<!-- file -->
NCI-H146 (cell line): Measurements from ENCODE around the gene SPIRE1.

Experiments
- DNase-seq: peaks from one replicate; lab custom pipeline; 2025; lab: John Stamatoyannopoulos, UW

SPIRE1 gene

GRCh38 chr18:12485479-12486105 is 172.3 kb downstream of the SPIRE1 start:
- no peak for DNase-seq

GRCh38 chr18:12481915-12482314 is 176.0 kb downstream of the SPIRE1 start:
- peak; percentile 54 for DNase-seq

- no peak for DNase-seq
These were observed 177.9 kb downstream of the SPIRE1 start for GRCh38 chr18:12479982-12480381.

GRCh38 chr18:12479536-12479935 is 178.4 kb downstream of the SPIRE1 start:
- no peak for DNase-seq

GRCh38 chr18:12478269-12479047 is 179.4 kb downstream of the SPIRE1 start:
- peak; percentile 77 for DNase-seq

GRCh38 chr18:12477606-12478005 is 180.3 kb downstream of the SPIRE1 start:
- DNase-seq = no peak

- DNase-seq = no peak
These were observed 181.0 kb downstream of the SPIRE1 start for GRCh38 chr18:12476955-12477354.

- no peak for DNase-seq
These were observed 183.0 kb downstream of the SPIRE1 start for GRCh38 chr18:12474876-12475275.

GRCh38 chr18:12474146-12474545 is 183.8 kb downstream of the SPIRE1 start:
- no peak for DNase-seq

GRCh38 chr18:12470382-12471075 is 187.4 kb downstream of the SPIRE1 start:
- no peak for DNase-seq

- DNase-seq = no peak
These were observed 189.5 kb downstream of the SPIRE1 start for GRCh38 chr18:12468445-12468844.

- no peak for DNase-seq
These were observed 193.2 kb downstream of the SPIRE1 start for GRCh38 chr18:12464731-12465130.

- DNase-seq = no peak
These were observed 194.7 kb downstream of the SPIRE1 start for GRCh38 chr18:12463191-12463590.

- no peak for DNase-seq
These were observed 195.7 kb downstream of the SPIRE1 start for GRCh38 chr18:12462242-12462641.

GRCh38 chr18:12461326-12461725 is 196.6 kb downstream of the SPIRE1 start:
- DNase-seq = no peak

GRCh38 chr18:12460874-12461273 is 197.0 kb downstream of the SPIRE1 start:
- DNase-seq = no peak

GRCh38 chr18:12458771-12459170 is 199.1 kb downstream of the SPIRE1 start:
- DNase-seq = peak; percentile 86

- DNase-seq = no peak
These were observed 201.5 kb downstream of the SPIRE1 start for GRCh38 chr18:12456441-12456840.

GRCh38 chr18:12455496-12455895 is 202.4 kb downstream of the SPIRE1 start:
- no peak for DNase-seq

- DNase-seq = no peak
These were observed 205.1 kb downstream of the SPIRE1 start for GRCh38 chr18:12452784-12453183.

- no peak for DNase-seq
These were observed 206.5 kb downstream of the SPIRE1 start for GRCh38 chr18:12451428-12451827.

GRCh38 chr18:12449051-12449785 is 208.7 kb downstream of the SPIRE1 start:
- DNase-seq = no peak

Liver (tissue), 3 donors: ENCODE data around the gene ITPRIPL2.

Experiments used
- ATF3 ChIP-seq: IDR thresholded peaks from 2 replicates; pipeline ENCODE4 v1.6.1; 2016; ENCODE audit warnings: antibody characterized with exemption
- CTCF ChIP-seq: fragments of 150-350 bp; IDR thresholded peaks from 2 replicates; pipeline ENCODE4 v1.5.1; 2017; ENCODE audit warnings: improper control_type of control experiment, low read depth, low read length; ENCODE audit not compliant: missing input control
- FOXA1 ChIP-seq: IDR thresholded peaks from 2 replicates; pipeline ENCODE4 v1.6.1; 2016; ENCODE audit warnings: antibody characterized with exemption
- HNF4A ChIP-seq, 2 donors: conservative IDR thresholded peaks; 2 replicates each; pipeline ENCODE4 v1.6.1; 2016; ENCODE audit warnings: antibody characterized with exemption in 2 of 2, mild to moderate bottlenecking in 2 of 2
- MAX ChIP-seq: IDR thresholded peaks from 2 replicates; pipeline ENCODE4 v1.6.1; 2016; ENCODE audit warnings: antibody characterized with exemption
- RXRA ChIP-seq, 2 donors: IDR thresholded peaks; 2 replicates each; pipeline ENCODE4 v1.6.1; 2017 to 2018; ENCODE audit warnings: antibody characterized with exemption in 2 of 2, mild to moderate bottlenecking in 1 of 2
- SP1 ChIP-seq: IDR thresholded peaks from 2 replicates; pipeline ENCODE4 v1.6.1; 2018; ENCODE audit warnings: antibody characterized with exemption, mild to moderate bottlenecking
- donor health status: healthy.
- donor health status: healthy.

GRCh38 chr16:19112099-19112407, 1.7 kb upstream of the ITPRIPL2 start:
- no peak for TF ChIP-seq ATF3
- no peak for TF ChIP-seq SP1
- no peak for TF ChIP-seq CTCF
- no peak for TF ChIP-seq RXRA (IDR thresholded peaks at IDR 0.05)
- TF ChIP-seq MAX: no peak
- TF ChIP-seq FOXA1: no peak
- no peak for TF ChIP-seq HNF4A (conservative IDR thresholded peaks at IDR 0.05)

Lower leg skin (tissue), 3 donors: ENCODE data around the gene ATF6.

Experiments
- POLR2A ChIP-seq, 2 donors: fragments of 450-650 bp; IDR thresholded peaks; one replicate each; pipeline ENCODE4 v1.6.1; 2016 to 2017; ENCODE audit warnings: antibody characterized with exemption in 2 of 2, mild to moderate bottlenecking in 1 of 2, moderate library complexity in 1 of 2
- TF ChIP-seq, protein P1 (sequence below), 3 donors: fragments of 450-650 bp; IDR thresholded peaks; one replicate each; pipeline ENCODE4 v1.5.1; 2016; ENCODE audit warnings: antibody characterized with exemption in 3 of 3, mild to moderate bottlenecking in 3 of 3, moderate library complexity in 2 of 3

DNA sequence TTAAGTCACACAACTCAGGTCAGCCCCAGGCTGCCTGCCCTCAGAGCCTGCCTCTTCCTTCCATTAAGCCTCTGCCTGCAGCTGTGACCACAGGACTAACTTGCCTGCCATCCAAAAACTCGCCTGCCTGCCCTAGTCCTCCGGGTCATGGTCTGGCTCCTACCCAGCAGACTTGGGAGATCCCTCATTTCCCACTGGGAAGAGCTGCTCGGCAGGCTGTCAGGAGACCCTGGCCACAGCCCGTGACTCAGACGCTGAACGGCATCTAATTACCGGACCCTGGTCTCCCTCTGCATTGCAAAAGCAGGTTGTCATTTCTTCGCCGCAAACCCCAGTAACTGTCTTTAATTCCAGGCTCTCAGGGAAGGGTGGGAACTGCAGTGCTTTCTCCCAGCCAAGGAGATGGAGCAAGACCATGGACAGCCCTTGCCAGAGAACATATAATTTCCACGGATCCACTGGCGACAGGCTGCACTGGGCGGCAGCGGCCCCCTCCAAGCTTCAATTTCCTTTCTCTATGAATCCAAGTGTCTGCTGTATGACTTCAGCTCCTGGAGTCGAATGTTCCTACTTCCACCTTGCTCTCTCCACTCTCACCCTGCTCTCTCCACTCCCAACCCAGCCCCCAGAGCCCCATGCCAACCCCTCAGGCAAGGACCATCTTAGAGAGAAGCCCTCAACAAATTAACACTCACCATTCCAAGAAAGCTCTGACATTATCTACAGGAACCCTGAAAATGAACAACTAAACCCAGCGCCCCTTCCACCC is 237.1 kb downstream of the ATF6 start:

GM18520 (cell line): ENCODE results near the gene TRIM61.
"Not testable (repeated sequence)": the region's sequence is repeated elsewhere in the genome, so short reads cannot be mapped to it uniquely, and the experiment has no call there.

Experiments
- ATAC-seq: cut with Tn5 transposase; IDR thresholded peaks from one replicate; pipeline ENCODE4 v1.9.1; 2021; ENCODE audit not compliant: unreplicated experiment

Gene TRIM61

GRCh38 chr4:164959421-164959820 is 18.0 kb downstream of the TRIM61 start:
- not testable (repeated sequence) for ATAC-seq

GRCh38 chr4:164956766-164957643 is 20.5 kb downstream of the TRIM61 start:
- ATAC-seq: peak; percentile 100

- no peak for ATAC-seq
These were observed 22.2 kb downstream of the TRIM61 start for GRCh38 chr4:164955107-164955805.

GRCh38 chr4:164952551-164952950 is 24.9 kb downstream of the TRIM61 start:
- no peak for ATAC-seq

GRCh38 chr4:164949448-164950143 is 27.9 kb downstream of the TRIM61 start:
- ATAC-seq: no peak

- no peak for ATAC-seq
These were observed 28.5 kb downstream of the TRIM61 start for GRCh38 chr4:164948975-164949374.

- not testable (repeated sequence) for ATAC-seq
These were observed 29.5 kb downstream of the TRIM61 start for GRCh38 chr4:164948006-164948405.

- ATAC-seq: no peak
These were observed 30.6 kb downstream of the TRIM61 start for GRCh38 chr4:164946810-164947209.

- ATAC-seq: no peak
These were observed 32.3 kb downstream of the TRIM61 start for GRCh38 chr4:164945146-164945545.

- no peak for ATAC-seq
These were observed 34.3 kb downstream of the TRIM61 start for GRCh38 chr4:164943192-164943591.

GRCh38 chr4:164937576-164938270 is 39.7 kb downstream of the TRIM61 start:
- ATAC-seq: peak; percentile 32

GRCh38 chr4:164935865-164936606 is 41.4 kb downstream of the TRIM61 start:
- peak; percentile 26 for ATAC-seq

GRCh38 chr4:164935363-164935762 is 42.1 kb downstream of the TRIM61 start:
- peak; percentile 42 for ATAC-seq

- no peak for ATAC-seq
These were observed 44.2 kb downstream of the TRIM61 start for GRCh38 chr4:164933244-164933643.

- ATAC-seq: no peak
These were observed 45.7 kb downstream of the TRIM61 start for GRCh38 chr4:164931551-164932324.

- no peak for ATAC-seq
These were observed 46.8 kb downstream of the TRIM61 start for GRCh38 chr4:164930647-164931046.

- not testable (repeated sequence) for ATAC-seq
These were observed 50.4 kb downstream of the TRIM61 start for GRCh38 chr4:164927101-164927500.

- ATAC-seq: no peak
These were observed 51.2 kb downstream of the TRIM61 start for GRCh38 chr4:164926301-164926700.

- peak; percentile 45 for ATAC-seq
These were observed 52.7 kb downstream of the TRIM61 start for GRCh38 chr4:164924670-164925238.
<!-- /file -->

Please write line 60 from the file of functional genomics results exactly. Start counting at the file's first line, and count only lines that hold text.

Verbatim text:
GRCh38 chr16:19112099-19112407, 1.7 kb upstream of the ITPRIPL2 start: